history; an implicit truth that was shaping the country’s unresolved post-war
understanding.  In the film Aguirre, Wrath of God (1972) Herzog
presents a take-off of colonialism. The film offers the viewer a portrait of
obsession and insanity, showing parallels with Germany’s fascist past.  The search for riches and quest of power prove
to be a false, unattainable fantasy similar to Hitler’s own deluded
ambitions.  Whist the ?rst new post-war
?lmmakers of the New German Cinema took their inspirations and concerns more from
the recent past, other ?lmmakers were becoming interested in a critical analysis
of contemporary German history.  The New
German Cinema of the late 1960s and 1970s was progressive in its outlook with a
view on the current and future political developments.


A collaborative effort of nine ?lmmakers including Fassbinder,
Herzog, and Wenders went towards the creation of the New German Cinema. They
wanted to create smaller, more independent and artistic films to explore modern
Germany (Schlöndorff and von Trotta’s The
Lost Honor of Katherine Blum) and to tackle the Nazi past (Fassbinder’s Berlin Alexanderplatz and
Schlöndorff’s The Tin Drum). One
particular production, Deutschland im
Herbst/Germany in Autumn (1978), was a film that confronted Germans to remember
and deal with the connection between the Federal Republic and Nazi Germany. The
film was part of a backlash against the new Federal Republic of Germany. One of
the contributors, Fassbinder, brought elements of remembrance and facing the
past of Germany’s post-war history and his assessment of the beginning of the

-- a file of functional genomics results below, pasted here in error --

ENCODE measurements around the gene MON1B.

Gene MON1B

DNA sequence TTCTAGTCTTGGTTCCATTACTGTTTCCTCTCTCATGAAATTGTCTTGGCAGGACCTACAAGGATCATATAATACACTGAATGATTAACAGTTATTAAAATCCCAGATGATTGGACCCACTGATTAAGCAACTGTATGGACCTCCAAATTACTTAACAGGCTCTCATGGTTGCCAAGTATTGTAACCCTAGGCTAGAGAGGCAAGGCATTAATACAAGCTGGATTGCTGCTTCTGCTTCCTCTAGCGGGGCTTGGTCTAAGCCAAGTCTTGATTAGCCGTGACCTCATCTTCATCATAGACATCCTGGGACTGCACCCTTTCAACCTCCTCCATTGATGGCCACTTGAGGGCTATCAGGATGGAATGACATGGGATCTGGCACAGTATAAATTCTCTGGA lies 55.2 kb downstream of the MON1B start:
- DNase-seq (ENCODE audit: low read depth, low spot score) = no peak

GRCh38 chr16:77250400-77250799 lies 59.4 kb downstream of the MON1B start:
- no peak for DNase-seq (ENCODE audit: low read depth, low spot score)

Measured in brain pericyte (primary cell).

Federal Republic. Elsaesser states that Fassbinder had ‘an urge to document the
nation’s life on the grand scale’ (Elsaesser, 1996) and his trilogy ‘BRD’
(Bundesrepublik Deutschland) delivered a critical view of the political status
quo and a worrying sense of continuity.  The
film recognized that the new Germany was still deeply entangled in its fascist
past. Fassbinder used the film The Marriage of Maria Braun (1978) to symbolically represent the problems of the
early years of the Federal Republic.  The
production tells a story of a woman picking herself
up from the lows of her life and putting aside her morality in her attempt to survive the dif?cult post-war years and achieve
material wealth. Fassbinder uses the film as a symbolic
attack on Germany’s
desperation to forget its past and ridicules the
revitalization economic programme
during the 1950s. The film depicts an abusive and emotionally empty world of materialism.  The film
is a human metaphor, she fails to look
to German culture to support its renewal but in the search for success, she becomes
someone else. It is as though these German ?lmmakers felt that Germany had sold
its soul with overzealous ‘Americanisation’. The discussion
of the post-war reconstruction and the long-term effect of America’s involvement in Germany, and the tackling
of its Nazi past through a metaphor was to become a familiar theme
in German film.


The post-war national cinema of Germany tackled the deep concerns
with questions of their troubled national identity. The ?lmmakers of the New
German Cinema explored the relationship of historical, cultural, social, and political
issues through a process of commemoration. 
Their films were a product of the way in which concerns within the
country’s society shifted during the both 1960s and 1970s. They constructed
important questions about their country’s self-understanding in the post-war
era and discussed the past, not as a tradition to be preserved, but as a place
for examination. New German Cinema had brought directors who together shared a political
conviction, yet were artistically distinct with different interests, and each one
had their own style that were individual to their own films. The techniques of
the films created in New German Cinema were artistic unalike but they shared an
examination of German history in a very similar way.